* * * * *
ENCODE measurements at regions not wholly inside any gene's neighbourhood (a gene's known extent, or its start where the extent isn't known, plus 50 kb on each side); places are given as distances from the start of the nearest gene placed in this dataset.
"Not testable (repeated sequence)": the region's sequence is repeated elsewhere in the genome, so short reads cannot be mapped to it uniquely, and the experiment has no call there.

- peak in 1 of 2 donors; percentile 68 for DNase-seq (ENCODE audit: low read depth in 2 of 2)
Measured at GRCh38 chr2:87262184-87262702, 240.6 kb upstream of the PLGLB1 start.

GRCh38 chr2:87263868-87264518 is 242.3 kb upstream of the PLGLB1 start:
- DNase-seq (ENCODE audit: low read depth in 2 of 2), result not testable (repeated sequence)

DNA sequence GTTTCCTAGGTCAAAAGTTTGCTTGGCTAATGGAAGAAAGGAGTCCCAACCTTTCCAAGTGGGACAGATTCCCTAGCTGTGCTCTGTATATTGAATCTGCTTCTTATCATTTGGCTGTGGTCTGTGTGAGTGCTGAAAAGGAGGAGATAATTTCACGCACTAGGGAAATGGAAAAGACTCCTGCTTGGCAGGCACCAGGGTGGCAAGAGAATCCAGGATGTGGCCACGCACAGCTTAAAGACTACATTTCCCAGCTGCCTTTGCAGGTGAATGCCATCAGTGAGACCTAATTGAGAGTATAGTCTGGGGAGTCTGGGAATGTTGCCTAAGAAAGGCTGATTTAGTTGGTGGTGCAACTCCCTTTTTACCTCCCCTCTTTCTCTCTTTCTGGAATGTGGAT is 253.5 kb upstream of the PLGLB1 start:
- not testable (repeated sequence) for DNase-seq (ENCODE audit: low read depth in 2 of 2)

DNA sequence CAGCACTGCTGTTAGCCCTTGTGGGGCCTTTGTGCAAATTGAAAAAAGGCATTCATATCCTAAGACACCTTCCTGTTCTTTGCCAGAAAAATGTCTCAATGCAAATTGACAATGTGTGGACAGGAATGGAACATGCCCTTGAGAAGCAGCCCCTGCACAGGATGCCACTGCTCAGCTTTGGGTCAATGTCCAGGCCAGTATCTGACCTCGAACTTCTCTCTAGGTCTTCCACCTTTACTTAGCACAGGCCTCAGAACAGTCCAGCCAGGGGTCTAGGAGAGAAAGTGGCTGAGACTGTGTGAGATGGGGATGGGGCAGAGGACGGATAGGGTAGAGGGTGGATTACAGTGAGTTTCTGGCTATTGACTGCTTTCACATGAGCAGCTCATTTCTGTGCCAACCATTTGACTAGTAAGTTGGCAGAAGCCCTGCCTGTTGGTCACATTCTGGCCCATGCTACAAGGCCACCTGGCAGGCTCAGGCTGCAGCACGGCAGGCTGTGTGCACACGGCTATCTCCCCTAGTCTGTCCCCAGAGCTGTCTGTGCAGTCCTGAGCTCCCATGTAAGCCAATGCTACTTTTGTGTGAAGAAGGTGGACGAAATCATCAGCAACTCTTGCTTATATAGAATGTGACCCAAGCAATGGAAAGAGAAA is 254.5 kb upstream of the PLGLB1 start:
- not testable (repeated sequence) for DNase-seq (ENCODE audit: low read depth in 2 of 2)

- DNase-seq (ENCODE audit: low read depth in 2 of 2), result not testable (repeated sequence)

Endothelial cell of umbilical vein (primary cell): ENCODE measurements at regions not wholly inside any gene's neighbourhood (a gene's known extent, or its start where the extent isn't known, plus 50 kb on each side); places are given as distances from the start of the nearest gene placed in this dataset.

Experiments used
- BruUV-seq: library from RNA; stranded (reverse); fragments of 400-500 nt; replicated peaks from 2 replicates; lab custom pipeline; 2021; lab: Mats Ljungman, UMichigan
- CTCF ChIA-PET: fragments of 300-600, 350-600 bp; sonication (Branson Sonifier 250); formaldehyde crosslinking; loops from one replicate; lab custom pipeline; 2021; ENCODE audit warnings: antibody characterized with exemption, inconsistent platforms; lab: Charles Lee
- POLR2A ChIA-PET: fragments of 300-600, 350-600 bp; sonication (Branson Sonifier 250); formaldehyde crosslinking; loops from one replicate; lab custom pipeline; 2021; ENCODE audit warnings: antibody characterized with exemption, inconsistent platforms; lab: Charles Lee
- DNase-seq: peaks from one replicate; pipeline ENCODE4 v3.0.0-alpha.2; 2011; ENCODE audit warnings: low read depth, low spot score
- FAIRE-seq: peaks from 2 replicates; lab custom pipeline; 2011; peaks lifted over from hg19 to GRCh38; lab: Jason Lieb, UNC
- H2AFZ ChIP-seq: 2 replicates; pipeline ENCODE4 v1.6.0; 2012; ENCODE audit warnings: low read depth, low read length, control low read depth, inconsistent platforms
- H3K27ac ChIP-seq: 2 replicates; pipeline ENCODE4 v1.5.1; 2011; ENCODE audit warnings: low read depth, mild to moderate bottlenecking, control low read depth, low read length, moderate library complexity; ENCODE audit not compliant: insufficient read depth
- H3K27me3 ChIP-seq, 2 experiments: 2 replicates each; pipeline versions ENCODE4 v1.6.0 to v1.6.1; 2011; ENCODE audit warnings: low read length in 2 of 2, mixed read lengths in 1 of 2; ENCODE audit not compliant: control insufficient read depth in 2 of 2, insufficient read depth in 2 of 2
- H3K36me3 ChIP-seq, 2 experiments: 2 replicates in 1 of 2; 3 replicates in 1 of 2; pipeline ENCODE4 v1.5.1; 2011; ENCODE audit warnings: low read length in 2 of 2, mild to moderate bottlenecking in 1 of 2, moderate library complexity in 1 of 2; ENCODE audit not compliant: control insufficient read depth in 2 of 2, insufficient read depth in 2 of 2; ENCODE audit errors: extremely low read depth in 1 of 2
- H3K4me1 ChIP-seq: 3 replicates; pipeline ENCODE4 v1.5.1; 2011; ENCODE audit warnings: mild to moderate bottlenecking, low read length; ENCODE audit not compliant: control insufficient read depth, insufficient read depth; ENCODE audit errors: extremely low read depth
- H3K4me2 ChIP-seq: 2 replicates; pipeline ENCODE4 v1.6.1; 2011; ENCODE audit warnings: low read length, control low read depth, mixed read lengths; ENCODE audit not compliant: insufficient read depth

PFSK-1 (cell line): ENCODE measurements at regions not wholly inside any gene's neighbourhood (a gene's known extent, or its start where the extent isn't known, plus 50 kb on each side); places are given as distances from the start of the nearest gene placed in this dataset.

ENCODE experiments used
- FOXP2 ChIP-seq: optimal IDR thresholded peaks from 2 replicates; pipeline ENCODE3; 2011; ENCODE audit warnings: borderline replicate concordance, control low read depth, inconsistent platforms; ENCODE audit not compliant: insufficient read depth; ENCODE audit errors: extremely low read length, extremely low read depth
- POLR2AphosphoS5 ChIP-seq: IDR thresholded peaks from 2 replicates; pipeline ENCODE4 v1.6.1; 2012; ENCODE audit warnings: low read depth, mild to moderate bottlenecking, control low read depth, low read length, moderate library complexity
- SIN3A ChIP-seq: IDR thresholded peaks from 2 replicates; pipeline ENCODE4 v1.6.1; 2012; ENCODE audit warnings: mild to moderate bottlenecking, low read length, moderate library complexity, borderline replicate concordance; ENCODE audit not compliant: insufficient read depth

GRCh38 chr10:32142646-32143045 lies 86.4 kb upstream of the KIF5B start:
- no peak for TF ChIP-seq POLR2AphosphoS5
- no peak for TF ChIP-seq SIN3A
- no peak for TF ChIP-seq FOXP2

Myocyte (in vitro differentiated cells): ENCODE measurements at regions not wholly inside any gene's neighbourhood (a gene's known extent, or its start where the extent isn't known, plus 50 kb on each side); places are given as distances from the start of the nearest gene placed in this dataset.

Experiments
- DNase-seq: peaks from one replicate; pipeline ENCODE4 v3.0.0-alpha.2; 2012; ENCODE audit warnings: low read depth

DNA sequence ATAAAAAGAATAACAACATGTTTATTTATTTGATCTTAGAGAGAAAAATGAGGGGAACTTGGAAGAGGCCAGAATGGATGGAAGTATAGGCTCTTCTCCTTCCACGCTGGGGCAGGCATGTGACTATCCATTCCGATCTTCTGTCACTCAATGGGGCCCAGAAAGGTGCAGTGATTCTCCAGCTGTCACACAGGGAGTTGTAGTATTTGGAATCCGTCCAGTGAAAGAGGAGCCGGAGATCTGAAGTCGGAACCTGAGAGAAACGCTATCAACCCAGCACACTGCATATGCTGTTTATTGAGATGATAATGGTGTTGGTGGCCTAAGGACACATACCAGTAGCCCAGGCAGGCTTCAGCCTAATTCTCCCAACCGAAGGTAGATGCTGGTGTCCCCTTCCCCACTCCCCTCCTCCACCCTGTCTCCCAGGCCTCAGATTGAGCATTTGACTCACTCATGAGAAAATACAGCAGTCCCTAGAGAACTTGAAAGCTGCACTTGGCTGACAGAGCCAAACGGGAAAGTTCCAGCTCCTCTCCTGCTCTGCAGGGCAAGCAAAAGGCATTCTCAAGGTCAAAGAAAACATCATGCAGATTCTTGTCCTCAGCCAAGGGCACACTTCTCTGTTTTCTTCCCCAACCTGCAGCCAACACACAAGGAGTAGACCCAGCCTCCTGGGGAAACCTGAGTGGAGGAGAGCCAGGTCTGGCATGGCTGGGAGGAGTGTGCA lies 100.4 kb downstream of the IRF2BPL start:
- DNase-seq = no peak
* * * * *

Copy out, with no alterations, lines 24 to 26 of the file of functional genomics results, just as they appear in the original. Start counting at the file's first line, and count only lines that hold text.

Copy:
- H3K4me2 ChIP-seq: 2 replicates; pipeline ENCODE4 v1.6.1; 2011; ENCODE audit warnings: low read length, control low read depth, mixed read lengths; ENCODE audit not compliant: insufficient read depth

PFSK-1 (cell line): ENCODE measurements at regions not wholly inside any gene's neighbourhood (a gene's known extent, or its start where the extent isn't known, plus 50 kb on each side); places are given as distances from the start of the nearest gene placed in this dataset.

ENCODE experiments used